The transport minister is expected to brief politicians on Wednesday after a row blew up over lifeline ferry services to the Northern Isles.
A six-year contract to operate the routes should have been signed on Tuesday, but has now been put on hold pending a legal challenge.
Earlier this month, the multinational firm Serco was announced as the preferred bidder for the six-year contract, worth more than £240m.
The announcement prompted anger among some business leaders, who fear it could lead to a reduction in freight services.
Serco says it would like to reveal publicly what it intends to deliver.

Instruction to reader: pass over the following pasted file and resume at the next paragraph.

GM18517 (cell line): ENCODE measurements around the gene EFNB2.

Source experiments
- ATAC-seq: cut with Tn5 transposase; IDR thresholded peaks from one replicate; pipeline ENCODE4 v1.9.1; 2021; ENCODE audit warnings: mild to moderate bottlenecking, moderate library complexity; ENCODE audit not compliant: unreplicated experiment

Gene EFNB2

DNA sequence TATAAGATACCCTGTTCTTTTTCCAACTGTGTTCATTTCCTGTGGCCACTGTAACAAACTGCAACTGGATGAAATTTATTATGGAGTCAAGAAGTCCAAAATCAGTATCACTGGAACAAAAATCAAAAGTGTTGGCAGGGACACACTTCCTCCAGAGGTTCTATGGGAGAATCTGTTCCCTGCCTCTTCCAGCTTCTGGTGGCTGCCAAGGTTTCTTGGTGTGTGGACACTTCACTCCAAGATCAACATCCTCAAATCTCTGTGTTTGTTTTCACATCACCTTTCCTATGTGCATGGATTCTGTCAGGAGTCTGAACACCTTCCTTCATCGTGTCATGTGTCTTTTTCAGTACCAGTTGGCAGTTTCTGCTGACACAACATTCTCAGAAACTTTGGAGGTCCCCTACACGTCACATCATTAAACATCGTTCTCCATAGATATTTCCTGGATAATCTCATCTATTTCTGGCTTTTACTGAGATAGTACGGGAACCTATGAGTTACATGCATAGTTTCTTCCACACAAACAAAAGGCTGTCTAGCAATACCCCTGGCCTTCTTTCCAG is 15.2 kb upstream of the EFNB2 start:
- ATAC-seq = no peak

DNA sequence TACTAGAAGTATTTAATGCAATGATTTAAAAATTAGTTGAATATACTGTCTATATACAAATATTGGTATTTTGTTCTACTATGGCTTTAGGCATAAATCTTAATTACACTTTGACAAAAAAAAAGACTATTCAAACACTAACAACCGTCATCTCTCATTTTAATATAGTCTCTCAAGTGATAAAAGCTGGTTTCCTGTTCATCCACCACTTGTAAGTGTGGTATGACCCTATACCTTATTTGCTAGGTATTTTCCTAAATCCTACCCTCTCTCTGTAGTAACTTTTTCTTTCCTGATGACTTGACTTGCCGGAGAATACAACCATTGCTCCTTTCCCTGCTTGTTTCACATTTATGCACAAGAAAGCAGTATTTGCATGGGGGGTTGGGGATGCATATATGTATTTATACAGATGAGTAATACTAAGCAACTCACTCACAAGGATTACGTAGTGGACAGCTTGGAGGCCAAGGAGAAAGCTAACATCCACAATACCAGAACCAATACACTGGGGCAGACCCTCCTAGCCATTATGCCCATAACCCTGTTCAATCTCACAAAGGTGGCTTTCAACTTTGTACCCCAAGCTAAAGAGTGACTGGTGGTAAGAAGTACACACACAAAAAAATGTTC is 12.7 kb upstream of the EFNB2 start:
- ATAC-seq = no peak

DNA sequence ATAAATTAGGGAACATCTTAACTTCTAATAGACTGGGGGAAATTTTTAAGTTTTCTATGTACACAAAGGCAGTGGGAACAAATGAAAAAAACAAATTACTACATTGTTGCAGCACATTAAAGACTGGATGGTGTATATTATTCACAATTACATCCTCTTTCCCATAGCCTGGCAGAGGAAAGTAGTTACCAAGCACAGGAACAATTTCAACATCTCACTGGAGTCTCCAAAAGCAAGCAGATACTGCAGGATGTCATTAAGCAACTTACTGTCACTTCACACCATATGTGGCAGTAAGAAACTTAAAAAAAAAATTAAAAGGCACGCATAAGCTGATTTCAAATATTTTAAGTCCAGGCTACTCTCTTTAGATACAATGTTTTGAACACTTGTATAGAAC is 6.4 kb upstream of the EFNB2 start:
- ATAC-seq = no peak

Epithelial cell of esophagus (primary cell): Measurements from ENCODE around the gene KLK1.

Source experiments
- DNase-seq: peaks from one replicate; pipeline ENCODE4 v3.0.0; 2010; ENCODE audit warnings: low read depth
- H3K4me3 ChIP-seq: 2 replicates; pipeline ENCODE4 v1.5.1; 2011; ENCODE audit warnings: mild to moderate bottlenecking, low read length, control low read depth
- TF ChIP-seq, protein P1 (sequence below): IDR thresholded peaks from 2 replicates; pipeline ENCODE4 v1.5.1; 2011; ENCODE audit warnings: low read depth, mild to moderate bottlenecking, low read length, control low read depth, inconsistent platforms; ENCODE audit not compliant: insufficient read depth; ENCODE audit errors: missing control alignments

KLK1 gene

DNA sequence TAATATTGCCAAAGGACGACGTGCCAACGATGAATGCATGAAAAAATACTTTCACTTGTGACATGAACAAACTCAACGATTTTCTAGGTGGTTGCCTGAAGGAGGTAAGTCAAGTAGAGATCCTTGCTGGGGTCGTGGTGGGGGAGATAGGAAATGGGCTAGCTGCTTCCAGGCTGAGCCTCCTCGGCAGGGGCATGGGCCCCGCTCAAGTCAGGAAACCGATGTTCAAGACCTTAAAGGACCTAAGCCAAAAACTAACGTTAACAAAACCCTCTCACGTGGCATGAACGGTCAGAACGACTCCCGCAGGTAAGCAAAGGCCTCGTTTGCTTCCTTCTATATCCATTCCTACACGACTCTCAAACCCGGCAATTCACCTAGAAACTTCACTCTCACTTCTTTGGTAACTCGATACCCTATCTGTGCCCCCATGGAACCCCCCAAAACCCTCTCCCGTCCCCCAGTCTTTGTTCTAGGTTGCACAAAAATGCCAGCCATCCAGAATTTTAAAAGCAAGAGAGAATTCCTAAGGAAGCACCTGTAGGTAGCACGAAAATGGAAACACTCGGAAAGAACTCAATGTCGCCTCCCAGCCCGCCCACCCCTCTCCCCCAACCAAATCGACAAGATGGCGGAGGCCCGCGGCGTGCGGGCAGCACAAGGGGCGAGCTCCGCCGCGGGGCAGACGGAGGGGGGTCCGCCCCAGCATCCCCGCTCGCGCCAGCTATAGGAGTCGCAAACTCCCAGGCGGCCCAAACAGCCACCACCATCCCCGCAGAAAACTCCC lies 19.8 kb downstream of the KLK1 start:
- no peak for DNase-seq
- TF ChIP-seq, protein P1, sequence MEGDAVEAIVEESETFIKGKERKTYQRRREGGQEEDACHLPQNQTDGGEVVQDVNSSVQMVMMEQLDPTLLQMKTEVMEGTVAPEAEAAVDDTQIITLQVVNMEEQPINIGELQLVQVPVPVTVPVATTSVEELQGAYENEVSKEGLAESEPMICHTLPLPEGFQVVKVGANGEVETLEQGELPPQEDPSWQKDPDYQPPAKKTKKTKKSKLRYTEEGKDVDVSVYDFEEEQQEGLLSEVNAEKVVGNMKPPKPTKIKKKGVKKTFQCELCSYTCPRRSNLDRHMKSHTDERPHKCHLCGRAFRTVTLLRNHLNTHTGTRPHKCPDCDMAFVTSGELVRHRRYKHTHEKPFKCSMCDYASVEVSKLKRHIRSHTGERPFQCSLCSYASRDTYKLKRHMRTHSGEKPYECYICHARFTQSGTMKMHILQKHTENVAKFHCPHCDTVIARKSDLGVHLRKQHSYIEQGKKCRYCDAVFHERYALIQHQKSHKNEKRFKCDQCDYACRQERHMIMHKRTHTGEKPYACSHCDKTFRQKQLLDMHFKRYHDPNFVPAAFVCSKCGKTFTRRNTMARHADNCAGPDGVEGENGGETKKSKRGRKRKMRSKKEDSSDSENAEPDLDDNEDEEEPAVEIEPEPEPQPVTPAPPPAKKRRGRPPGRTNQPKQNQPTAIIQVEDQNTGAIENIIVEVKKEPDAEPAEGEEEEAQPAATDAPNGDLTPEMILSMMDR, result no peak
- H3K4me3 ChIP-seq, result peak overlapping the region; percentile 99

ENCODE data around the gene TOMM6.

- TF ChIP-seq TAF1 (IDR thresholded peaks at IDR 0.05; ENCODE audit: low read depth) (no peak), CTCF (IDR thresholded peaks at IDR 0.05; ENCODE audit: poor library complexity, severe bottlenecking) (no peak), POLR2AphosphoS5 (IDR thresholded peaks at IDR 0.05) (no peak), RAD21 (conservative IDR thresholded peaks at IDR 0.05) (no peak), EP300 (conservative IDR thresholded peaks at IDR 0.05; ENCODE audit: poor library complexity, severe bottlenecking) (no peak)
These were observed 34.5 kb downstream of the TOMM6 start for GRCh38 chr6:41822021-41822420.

But now the process has stalled after a rival bidder, Streamline, decided to mount a legal challenge against the decision to award the contract to Serco.
Transport minister Keith Brown said the challenge was "disappointing" and insisted contingency plans were being put in place.
He added: "In the meantime, I can assure the people of Orkney and Shetland that contingency plans are being put in place to ensure there is no disruption to their ferry service.
"Building on the work of the current operator – NorthLink Ferries Ltd – over the past few years, we are taking the Northern Isles ferry service forward. The new contract will maintain a 90 minute service between Scrabster and Stromness, prevent any repetition of the extended dry dock periods experienced this year and improve the passenger experience."
Mr Brown is expected to brief local politicians, who are calling for the issue to be resolved as quickly as possible, on Wednesday evening.